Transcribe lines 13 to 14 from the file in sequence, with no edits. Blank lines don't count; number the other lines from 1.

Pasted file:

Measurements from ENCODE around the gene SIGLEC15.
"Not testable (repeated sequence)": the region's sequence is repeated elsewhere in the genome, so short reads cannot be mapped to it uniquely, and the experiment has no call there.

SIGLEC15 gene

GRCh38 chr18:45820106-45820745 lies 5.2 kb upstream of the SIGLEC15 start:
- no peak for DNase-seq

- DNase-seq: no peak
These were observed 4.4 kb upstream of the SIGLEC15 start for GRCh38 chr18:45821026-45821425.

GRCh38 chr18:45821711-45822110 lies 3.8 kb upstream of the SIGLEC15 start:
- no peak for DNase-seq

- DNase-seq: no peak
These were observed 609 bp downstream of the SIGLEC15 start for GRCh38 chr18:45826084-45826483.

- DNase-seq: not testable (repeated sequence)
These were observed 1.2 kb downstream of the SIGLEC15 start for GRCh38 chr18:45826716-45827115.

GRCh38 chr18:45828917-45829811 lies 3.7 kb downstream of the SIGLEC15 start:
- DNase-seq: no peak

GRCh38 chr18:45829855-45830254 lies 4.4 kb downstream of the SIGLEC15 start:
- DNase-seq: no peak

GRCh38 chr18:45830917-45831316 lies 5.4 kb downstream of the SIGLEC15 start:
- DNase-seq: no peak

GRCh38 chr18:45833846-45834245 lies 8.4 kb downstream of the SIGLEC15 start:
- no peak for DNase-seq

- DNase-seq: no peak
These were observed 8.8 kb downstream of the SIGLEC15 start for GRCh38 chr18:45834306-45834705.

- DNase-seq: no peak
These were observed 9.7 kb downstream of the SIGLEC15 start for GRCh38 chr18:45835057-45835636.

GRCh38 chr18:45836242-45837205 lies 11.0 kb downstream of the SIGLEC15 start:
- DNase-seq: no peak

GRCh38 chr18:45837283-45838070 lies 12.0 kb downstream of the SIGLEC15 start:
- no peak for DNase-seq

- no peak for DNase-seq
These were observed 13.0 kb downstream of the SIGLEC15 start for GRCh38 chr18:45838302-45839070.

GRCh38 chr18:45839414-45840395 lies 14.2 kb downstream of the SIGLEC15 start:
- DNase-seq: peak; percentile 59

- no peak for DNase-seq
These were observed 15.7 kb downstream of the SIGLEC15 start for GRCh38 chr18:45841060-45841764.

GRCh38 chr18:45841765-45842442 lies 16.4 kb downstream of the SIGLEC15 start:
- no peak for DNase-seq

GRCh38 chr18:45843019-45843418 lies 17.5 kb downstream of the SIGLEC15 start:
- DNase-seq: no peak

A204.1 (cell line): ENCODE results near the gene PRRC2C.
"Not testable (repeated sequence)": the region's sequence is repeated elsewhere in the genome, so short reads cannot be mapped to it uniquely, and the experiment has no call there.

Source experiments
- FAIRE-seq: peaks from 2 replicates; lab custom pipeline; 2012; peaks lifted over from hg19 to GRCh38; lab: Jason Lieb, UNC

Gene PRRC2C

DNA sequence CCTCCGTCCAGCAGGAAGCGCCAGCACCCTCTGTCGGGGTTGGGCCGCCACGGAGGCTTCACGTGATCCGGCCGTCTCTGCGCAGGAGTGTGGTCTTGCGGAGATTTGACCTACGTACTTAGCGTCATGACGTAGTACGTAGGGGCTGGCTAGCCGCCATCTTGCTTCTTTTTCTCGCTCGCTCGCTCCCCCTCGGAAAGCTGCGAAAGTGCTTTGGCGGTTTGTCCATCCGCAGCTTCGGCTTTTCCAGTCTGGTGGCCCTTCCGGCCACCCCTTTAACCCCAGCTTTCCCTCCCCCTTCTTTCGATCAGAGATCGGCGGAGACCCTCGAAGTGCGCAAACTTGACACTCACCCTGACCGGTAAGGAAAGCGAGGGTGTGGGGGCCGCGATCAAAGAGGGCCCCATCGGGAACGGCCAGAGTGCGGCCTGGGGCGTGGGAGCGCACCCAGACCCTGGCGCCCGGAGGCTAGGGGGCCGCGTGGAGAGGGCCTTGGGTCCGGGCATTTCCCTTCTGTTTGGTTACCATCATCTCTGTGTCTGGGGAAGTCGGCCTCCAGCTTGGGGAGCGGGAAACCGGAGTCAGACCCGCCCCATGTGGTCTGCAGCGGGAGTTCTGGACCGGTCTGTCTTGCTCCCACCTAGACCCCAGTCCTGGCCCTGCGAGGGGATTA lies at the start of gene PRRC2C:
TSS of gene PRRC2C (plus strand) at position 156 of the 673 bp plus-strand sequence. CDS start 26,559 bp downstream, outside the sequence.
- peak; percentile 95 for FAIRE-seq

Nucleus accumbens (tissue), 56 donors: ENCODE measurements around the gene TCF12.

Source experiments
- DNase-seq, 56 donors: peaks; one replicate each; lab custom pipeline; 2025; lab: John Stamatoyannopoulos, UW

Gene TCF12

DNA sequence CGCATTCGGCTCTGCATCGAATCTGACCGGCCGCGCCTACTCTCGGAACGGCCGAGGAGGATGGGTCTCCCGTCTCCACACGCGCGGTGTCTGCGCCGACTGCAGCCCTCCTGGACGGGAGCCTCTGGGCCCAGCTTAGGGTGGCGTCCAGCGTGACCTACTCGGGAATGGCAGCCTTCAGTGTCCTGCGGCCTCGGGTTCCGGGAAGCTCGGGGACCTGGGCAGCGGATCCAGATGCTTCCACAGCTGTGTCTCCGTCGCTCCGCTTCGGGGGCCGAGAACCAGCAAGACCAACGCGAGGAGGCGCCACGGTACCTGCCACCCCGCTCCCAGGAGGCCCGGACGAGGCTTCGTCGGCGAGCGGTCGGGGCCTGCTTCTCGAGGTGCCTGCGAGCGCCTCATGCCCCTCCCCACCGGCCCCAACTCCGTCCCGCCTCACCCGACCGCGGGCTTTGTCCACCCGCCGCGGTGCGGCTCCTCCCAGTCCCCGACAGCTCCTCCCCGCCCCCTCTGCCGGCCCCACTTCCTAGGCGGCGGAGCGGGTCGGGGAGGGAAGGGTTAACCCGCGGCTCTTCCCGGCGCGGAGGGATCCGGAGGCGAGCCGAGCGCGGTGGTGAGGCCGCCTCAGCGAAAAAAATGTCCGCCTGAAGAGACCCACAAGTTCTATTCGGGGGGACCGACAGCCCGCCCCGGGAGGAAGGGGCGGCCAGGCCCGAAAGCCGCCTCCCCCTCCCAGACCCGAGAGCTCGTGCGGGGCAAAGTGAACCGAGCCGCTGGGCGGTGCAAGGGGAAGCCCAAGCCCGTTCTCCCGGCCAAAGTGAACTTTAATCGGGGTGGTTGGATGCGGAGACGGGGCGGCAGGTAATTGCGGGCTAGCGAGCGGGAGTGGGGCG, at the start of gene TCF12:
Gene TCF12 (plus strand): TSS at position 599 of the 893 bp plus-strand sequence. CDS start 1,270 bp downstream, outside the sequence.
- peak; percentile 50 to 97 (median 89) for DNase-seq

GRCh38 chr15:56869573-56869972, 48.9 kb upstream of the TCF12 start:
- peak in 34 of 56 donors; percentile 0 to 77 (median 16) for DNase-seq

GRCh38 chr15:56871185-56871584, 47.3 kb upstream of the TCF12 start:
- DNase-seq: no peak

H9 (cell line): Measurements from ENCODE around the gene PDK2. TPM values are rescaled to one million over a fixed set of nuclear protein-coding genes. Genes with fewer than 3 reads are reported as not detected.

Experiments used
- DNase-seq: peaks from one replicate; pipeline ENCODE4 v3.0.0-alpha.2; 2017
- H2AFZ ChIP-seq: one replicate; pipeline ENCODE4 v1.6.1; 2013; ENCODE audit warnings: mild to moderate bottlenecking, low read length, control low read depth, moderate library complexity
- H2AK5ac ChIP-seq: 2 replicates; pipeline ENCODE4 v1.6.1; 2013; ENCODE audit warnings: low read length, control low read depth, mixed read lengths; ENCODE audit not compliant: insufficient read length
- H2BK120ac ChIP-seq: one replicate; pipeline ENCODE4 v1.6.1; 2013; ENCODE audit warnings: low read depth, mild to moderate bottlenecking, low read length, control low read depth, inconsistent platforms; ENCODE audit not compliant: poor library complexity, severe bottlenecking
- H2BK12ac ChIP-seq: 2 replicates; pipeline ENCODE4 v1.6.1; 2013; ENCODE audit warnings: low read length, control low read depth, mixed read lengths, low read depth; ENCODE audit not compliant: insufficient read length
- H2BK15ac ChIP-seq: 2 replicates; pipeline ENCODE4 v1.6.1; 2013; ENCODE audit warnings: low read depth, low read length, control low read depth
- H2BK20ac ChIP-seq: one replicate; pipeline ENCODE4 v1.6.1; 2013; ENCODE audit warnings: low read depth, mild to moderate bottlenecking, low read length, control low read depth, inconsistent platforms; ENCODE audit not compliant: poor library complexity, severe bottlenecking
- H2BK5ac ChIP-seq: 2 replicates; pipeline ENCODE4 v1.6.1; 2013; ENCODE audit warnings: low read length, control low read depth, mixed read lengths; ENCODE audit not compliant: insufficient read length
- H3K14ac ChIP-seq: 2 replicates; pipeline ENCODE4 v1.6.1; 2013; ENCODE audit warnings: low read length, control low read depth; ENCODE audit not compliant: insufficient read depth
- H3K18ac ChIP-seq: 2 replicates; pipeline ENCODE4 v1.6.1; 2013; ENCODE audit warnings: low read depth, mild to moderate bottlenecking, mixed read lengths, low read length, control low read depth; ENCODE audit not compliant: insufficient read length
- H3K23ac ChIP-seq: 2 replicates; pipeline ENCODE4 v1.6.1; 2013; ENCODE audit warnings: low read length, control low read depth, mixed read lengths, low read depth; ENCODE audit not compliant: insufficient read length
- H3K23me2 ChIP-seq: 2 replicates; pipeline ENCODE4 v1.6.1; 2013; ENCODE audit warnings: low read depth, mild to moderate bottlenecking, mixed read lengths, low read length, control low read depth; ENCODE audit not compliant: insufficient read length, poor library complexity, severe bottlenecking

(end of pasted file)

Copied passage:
These were observed 1.2 kb downstream of the SIGLEC15 start for GRCh38 chr18:45826716-45827115.

GRCh38 chr18:45828917-45829811 lies 3.7 kb downstream of the SIGLEC15 start: